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The latest Pew Research Poll, conducted between Oct 4 and Oct 7, shows Mitt Romney leading President Obama by 4%, 49% to 45%, a 12% improvement from their previous poll, where President Obama led by 8%, 51% to 43%.  Yesterday, Nate Silver found and average post-debate poll debate bounce for Romney of just under 3%.  

This Pew Poll of 1,511 adults found 1,201 registered voters, and 1,112 likely voters.

The more troubling finding is a large enthusiasm advantage among Republicans, including a higher percentage who say they are extremely likely to vote.  Another discouraging finding, was President Obama's personal favorability rating fell six percent, and Romney closing his previous 18% gap with women voters. An "enthusiasm gap" in likely voting, has been found in previous polls, and commented on by Chuck Todd this weekend, pointing us to a area we need to work on.  

More generally, the poll finds Romney’s supporters far more engaged in the campaign than they were in September. Fully 82% say they have given a lot of thought to the election, up from 73% in September. The new survey finds that Romney supporters hold a 15-point advantage over Obama backers on this key engagement measure. Supporters on both sides were about even in September.

In the presidential horserace, Romney has made sizable gains over the past month among women voters, white non-Hispanics and those younger than 50. Currently, women are evenly divided (47% Obama, 47% Romney). Last month, Obama led Romney by 18 points (56% to 38%) among women likely voters.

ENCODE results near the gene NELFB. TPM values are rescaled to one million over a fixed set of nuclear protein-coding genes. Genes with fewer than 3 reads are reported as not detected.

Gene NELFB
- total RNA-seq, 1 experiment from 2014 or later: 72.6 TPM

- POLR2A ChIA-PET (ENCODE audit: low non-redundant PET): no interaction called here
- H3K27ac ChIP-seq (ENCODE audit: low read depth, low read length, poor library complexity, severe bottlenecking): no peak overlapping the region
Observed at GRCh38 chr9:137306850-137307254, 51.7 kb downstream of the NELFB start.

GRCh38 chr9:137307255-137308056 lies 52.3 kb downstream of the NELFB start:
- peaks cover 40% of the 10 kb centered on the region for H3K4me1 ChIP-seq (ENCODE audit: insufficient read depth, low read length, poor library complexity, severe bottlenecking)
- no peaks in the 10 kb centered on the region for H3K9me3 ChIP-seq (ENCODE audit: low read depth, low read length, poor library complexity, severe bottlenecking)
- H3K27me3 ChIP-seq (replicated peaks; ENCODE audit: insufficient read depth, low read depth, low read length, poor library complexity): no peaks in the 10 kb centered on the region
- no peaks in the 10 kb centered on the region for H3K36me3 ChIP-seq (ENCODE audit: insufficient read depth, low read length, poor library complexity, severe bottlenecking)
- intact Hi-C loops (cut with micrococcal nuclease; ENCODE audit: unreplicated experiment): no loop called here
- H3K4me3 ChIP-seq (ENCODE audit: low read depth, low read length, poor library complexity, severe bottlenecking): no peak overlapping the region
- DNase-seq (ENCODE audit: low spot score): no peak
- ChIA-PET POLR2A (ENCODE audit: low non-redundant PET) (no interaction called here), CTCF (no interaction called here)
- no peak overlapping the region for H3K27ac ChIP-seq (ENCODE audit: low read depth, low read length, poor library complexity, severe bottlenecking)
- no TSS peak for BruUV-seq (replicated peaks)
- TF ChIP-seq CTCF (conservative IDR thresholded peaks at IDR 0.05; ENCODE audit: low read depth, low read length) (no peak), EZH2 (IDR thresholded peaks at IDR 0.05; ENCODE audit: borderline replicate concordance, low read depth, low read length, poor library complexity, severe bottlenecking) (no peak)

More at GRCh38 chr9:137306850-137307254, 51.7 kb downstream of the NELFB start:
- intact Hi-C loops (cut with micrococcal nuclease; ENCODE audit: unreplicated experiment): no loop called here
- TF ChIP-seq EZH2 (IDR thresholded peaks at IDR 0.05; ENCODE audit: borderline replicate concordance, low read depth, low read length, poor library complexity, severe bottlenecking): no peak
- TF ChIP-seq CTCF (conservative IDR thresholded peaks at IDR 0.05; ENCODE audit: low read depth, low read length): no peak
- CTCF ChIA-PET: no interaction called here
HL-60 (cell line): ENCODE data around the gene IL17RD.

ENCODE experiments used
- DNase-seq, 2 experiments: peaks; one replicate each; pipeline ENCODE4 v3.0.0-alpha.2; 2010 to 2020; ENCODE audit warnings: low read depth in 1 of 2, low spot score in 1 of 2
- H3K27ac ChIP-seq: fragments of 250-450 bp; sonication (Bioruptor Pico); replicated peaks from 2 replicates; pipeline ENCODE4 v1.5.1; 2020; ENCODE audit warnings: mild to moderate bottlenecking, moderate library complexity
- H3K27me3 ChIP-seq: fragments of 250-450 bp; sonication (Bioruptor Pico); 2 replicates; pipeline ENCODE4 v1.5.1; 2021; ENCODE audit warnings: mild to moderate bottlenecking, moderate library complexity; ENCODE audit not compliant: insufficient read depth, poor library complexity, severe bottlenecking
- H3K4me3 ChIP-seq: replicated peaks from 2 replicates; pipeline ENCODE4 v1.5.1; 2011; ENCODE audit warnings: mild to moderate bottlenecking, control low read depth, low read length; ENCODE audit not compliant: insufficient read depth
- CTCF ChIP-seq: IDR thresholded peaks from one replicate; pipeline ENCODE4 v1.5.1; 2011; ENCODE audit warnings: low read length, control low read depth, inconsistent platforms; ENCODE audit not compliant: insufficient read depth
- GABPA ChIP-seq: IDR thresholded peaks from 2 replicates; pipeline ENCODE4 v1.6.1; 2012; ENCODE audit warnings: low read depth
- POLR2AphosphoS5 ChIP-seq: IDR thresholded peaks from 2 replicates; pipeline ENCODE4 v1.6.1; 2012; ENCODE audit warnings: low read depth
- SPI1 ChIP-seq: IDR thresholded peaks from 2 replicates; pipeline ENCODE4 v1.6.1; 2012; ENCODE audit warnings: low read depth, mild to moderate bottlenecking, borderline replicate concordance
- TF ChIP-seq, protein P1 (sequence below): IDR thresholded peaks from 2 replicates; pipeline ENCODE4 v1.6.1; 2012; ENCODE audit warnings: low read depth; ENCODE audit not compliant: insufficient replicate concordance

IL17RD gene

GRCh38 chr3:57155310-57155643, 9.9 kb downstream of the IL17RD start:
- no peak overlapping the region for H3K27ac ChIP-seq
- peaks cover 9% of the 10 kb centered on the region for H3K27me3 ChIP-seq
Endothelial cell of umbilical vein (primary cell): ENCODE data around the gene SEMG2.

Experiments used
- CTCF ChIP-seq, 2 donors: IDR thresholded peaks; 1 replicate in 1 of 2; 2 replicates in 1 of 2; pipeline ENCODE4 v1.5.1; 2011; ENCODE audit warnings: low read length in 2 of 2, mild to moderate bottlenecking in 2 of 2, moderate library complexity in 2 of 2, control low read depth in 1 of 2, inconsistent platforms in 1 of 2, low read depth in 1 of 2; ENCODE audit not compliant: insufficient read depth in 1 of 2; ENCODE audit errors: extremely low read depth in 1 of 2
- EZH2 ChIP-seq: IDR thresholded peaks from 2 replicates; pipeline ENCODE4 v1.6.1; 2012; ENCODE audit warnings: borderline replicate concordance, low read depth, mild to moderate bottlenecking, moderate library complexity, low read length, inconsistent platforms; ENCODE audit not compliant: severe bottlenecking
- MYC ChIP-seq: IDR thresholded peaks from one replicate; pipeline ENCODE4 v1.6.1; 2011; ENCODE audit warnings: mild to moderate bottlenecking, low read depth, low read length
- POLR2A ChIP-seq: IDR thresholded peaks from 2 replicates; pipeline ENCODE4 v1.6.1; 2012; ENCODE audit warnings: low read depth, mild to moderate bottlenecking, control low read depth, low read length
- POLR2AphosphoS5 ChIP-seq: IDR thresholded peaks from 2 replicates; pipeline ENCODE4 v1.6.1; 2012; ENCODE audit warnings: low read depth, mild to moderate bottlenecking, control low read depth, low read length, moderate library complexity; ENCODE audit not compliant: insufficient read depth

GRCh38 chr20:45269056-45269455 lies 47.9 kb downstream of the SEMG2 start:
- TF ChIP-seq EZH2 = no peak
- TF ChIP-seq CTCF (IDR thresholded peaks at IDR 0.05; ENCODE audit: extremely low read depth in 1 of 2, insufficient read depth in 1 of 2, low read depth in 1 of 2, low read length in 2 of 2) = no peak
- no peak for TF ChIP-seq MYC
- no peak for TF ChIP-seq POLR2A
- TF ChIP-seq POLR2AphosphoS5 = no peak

Gak! This is depressing. One possible hope is that this poll captured the mood immediately after the debate, which may have tempered somewhat by the weekend according to an analysis this afternoon by kos. But, we definitely have work to do on raising Democratic voters likelihoods of voting.

3:17 PM PT: What a roller coaster of a day in polling. A new post debate poll from the University of Denver shows President Barack Obama with a 4% lead of Mitt Romney, even though a majority think Romney won the debate.

Obama held onto his small lead among likely voters in Colorado with 47 percent of the vote after the first debate. But Romney is just four points behind with 43 percent. Five percent said they are still undecided and another four percent said they are voting for someone else.

“Two important lessons from the polls are, first, there are very few undecided voters left in Colorado, and second, Gov. Romney has improved his position to win them over in the closing days of the race,” said University of Denver political scientist Dr. Peter Hanson in a statement. ...

According to Nielsen ratings, 67.2 million Americans tuned in to last week’s debate. Most voters did not actually change their opinions after watching the debate. For the most part, the debate only strengthened voters’ beliefs. ...  Five percent of viewers actually changed their mind after the debate.

3:32 PM PT: Blumenthal's analysis of the combined poll averages was
summed by this chart.


If we can keep PA, IA, NV, WI, and not shown NH in our column we can get to 270 with OH, CO, VA, or FL, and still have CO, and OH in our column but only by 1.2% and 2.4%.

So, this help us focus where we need to work.  Getting up Democratic voter participation rates up seems to be our highest leverage strategy now.

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